Spiritual Leaders Call for Unity in Climate Crisis
Following four days of intense, sometimes confrontational dialogue, spiritual leaders emerged from Thinkers Lodge in Pugwash today to declare nature has rights and people have responsibilities.
Unlike their scientific counterparts, the spiritual leaders called for a return to our roots, a return to respect for each other, and all living creatures sustained by quality air, water, and soil.
There were 6 Christians (represented by 3 United, 1 Anglican, 1 Roman Catholic, and 1 Baptist), 4 indigenous elders, 4 Buddhists, one Muslim, one Baha’i, 1 from the Green Faith movement, and a representative of the Ecology Action Centre.
The disparate group met from Sunday through Wednesday under the leadership of the four native elders, facilitated by Cathy Martin of Millbrook First Nation.
All reported the immense respect gained for the first nations' elders, especially Albert Marshall of Eskasoni whose wisdom united the gathering. Ron Tremblay, Elder and Wolastoq Grand Council Chief, from Fredericton, brought a unique perspective on the strength to be gained in a cooperative effort through trust and understanding. Dr. Joe Michael, Elder Indian Brook First Nation, and Sarah (Sadie) Francis, Elder Pictou Landing First Nation emphasized the long and current struggle to protect and recover the environment.
The group participated in sacred services that welcomed the morning sun, and sundown ceremonies that gave thanks to the creator, all of which stressed the deep connection that mankind must treasure with all living creatures and the earth itself.
They agreed that much can be learned from the traditions of the first nations people, those who had a balanced relationship with mother earth until the arrival of the settlers who overran the land and forced the native people to give up their ways and their relationship with nature.
The group affirmed the need to return to the spirit of the Peace and Friendship Treaties of 1725-26 and 1752 which provide a strong framework for living together in the Atlantic region, and for addressing the common challenge of the climate crisis in our world. We need to create a partnership among all people and all living things.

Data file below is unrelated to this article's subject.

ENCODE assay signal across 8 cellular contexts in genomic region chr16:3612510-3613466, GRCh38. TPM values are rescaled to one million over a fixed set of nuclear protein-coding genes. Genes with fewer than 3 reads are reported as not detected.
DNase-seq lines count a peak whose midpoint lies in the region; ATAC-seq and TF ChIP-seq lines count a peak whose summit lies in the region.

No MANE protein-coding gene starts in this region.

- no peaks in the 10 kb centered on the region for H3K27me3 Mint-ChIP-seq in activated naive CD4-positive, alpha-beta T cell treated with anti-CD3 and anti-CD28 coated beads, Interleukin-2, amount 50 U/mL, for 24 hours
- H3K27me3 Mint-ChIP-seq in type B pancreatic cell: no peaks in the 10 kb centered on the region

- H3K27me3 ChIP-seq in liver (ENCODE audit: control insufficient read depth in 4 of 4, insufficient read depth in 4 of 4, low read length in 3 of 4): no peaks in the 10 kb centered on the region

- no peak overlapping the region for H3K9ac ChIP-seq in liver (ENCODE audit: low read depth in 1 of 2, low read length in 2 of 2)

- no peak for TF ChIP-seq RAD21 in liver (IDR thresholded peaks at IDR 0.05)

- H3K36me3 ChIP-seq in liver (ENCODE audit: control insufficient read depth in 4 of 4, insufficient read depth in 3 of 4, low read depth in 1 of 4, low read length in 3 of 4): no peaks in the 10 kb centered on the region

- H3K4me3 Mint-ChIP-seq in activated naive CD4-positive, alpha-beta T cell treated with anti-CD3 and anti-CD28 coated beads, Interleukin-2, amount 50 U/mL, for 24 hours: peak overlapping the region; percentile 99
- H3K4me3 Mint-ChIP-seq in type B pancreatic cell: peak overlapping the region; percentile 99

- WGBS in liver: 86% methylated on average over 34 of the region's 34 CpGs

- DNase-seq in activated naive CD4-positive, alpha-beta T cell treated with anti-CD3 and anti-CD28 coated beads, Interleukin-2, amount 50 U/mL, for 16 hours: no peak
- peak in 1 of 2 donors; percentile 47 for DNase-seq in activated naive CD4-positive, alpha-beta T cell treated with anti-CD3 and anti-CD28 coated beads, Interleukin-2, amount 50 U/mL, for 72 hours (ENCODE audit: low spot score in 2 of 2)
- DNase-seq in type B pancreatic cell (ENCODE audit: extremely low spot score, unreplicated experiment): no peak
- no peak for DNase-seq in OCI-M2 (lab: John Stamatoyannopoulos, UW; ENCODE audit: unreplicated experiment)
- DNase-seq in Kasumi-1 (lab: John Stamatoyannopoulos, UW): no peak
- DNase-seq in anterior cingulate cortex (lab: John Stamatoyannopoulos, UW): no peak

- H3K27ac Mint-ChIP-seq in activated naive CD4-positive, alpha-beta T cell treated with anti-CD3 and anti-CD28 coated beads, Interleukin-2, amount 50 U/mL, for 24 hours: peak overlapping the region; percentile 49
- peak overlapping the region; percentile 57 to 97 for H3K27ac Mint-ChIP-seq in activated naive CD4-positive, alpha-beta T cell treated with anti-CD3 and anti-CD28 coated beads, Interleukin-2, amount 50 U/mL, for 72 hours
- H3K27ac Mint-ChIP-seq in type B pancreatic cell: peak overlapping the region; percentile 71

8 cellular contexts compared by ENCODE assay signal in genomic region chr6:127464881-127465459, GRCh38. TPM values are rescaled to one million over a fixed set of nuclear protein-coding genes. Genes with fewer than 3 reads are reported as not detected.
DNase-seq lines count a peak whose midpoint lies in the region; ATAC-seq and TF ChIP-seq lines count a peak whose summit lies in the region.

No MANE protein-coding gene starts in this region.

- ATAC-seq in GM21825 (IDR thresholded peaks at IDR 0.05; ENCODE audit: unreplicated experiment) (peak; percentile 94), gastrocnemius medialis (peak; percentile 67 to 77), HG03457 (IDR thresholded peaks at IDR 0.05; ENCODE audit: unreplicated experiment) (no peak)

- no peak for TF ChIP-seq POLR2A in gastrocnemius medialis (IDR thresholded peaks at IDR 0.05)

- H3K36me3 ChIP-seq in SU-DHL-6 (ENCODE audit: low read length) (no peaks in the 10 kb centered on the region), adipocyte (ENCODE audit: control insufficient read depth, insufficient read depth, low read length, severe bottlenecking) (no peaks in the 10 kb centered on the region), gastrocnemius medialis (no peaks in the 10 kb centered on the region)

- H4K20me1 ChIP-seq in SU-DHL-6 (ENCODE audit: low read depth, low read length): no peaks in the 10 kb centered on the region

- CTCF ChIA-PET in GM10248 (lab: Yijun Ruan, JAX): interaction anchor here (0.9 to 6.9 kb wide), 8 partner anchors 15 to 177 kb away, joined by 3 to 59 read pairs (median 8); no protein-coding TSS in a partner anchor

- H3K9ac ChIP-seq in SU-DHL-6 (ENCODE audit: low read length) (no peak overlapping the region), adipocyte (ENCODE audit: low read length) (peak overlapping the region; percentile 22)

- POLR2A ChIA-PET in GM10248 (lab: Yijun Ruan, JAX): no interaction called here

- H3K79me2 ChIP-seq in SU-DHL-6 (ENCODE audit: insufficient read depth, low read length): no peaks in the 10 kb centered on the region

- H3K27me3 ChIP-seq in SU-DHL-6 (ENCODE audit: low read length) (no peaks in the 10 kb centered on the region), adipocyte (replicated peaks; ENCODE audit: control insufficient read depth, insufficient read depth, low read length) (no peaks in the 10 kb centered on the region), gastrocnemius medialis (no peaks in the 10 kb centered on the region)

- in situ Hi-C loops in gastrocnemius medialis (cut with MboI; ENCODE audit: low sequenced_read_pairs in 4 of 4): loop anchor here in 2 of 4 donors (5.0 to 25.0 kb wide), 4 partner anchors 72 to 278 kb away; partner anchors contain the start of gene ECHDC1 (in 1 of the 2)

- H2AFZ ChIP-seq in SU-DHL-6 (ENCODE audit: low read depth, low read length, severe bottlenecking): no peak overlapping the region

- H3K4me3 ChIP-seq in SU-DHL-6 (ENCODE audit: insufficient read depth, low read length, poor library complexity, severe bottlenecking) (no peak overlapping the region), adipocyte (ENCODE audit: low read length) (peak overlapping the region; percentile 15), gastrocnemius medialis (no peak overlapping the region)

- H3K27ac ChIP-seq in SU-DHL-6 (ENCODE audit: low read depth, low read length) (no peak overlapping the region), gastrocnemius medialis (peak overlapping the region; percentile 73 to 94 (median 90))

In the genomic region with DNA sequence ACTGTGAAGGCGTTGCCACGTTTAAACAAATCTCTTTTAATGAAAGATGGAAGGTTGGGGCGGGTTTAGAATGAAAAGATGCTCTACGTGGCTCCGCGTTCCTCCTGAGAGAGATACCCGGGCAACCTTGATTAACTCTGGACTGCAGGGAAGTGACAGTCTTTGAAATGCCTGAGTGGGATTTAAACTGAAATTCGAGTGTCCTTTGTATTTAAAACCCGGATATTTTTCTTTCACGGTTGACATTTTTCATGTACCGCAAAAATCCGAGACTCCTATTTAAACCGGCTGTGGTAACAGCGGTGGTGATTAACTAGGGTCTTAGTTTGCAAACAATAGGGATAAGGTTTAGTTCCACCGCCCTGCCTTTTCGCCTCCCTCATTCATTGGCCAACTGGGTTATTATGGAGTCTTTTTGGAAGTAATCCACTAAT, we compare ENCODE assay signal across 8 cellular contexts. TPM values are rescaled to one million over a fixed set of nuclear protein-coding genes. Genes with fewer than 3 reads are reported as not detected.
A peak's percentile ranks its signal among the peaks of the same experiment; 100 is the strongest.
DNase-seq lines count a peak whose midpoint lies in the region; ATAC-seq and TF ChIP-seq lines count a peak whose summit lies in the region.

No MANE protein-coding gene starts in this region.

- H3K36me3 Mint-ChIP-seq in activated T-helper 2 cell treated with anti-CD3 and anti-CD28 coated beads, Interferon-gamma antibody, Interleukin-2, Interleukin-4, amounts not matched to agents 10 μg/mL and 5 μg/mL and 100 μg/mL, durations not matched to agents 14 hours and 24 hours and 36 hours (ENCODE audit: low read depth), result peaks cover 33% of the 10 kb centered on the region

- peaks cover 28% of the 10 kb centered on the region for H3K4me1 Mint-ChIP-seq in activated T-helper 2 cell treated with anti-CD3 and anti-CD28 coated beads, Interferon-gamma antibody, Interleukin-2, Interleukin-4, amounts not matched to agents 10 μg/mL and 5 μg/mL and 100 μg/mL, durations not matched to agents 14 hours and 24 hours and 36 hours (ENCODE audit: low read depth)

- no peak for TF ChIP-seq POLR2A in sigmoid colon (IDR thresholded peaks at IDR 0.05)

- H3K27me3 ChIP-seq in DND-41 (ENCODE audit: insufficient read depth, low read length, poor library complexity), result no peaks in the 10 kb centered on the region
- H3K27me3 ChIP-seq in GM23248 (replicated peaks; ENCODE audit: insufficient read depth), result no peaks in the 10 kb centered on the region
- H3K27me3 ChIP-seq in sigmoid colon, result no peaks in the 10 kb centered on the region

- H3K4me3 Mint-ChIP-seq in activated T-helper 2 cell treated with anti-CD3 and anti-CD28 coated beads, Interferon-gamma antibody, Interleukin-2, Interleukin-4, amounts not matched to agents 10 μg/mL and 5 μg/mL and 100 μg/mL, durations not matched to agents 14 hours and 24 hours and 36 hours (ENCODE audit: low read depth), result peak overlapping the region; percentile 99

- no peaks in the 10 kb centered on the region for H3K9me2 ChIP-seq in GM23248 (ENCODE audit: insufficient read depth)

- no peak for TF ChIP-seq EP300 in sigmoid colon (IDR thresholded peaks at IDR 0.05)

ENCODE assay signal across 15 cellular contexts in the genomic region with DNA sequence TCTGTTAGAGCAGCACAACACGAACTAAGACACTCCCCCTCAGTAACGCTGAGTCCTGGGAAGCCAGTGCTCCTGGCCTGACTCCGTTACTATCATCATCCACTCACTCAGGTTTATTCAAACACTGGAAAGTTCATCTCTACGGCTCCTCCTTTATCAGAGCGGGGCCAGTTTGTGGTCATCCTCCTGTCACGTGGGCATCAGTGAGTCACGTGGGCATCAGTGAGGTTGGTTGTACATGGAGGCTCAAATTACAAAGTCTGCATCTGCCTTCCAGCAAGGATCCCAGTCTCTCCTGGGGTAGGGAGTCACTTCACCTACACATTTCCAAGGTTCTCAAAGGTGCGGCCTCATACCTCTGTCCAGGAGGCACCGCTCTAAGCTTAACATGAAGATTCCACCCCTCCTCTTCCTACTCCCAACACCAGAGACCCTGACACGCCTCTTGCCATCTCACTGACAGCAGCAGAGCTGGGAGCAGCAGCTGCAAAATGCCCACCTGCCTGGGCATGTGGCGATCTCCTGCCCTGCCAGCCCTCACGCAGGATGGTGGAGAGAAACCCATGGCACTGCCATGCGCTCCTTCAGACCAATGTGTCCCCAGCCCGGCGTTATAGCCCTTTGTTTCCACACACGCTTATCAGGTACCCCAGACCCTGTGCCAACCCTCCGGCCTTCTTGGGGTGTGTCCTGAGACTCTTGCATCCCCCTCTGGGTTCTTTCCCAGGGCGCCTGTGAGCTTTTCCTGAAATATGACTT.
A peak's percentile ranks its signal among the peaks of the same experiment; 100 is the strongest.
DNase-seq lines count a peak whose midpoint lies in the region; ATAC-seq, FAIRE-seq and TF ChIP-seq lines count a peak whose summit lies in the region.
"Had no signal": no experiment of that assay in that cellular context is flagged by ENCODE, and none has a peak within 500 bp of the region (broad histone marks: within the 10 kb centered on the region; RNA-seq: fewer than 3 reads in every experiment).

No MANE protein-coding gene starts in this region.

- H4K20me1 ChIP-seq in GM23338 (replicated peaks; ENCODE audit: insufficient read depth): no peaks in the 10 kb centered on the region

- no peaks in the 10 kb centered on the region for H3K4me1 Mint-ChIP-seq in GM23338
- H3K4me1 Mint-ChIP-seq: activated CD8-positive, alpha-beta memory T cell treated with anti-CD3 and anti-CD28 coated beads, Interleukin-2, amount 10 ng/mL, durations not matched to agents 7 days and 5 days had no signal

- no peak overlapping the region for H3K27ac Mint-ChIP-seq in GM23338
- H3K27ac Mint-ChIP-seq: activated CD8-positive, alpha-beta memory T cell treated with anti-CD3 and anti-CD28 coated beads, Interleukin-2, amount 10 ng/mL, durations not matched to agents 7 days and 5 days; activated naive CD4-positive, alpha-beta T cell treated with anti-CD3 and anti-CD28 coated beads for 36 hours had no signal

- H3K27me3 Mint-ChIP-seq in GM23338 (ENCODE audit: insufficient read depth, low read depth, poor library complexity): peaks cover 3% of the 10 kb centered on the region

Call to Action
The Pugwash Declaration included a commitment to a number of actions, including:
- Conduct inter-generational Indigenous, interfaith visioning sessions about the future climate change crisis.
- Provide evidence-based resources to support the most viable individual, community and institutional solutions to climate change, such as Drawdown (drawdown.org).
- Raise public awareness of the climate threat, readiness, and actions through media articles, social media, libraries, workshops, lectures, films, and gatherings.
- Support and protect youth climate change activists by all means possible.
- Promote harmonious relationships between Indigenous, faith and spiritual groups by regular collaborative activity, such as the Interfaith Harmony Week (worldinterfaithharmonyweek.com), and introduce climate change actions.
- Encourage, support and provide networking resources for groups and individuals interested in starting public and community food gardens.
- Partner with member-based environmental charity organizations to help track and implement these actions.
- Challenge local and provincial governments to meet or exceed the actions of Indigenous, faith-based and all other community groups and individuals.
In order to be accountable and to measure progress, we commit to support, communicate and track climate change actions completed by Indigenous and faith-based communities, community groups and individuals within Atlantic Canada through a shared website.
For information about this proposed website tracker, contact: Ben Grieder, firstname.lastname@example.org.
The main photo shows Cathy Martin, the retreat facilitator, leading discussion at the Lobster Factory during release of the Pugwash Declaration.
The photo below shows Russ Daye (centre), a United Church Minister and one of the organizers of the Spiritual Retreat.
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